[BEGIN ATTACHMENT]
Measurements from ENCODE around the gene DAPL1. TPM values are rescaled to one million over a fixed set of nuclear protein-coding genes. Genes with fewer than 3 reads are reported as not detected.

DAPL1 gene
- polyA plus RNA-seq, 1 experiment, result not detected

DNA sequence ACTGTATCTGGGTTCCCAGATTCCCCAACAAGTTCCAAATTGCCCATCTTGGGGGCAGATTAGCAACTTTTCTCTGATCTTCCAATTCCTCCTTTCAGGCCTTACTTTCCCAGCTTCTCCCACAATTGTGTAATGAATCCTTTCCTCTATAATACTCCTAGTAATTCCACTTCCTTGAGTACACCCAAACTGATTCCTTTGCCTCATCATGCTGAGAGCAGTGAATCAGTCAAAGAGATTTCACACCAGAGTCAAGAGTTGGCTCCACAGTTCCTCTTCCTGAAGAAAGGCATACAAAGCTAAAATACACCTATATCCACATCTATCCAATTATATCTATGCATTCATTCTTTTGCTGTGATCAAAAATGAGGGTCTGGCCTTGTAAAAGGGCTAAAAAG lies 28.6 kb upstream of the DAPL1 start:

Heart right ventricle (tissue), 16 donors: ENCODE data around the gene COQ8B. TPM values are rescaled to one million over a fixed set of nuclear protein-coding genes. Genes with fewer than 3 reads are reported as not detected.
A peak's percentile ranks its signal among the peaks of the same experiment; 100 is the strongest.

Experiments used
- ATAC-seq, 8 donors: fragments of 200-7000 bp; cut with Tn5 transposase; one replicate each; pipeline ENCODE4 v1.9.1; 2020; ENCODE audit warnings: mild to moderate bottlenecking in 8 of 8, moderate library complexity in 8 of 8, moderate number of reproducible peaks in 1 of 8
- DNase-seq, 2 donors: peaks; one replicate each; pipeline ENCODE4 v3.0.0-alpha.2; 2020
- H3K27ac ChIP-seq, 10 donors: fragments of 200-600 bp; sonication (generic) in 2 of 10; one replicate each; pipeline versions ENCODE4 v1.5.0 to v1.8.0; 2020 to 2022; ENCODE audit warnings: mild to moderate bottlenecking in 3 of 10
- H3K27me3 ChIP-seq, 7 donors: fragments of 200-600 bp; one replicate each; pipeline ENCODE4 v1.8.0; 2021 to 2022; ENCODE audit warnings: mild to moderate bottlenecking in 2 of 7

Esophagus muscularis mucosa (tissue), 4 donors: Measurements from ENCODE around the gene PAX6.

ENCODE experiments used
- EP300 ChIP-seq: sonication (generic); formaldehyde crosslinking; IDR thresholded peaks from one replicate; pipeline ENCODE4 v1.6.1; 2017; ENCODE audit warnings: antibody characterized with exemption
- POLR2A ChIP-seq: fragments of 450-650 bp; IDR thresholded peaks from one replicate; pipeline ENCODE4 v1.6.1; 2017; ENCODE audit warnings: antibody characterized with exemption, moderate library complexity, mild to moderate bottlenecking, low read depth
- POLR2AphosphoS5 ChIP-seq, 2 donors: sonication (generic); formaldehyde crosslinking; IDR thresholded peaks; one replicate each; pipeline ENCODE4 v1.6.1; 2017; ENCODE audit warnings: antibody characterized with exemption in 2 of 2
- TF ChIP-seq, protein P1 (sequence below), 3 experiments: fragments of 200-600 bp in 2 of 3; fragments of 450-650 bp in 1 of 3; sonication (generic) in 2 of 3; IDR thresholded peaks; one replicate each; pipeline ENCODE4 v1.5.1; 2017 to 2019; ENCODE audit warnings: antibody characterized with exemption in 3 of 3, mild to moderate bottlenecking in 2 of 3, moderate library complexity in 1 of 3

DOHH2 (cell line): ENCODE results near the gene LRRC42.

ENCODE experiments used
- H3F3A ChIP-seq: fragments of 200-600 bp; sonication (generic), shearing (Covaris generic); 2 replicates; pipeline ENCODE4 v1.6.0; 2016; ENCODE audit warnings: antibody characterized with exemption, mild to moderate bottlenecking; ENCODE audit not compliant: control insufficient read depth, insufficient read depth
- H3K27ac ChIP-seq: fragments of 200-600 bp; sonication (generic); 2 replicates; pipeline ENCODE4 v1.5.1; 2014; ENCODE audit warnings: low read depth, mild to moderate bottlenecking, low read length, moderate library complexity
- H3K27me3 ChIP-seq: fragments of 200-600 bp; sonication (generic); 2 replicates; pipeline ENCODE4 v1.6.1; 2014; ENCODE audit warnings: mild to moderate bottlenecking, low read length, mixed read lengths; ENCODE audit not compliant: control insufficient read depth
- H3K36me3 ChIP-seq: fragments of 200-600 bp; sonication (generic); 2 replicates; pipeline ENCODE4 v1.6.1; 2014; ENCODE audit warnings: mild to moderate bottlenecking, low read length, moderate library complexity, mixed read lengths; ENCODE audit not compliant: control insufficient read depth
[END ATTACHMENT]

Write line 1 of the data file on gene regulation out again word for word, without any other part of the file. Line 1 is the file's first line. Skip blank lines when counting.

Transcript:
Measurements from ENCODE around the gene DAPL1. TPM values are rescaled to one million over a fixed set of nuclear protein-coding genes. Genes with fewer than 3 reads are reported as not detected.